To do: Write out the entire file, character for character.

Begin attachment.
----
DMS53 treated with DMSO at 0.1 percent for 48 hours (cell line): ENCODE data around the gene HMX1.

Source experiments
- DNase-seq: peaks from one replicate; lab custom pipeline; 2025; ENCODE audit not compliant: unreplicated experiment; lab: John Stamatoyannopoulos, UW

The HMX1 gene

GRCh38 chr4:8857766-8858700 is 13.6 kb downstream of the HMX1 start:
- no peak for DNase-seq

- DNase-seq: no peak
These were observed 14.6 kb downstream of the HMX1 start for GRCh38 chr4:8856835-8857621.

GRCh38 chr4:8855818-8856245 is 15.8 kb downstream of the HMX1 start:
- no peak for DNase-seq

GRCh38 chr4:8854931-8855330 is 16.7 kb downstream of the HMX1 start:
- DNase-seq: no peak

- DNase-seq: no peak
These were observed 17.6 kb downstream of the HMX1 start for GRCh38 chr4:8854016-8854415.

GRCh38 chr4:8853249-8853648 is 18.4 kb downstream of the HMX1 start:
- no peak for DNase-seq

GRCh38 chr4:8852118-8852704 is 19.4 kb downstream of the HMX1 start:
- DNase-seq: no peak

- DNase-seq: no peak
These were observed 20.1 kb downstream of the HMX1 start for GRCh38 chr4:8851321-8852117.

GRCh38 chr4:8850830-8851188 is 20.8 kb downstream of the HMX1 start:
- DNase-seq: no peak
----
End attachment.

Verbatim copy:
DMS53 treated with DMSO at 0.1 percent for 48 hours (cell line): ENCODE data around the gene HMX1.

Source experiments
- DNase-seq: peaks from one replicate; lab custom pipeline; 2025; ENCODE audit not compliant: unreplicated experiment; lab: John Stamatoyannopoulos, UW

The HMX1 gene

GRCh38 chr4:8857766-8858700 is 13.6 kb downstream of the HMX1 start:
- no peak for DNase-seq

- DNase-seq: no peak
These were observed 14.6 kb downstream of the HMX1 start for GRCh38 chr4:8856835-8857621.

GRCh38 chr4:8855818-8856245 is 15.8 kb downstream of the HMX1 start:
- no peak for DNase-seq

GRCh38 chr4:8854931-8855330 is 16.7 kb downstream of the HMX1 start:
- DNase-seq: no peak

- DNase-seq: no peak
These were observed 17.6 kb downstream of the HMX1 start for GRCh38 chr4:8854016-8854415.

GRCh38 chr4:8853249-8853648 is 18.4 kb downstream of the HMX1 start:
- no peak for DNase-seq

GRCh38 chr4:8852118-8852704 is 19.4 kb downstream of the HMX1 start:
- DNase-seq: no peak

- DNase-seq: no peak
These were observed 20.1 kb downstream of the HMX1 start for GRCh38 chr4:8851321-8852117.

GRCh38 chr4:8850830-8851188 is 20.8 kb downstream of the HMX1 start:
- DNase-seq: no peak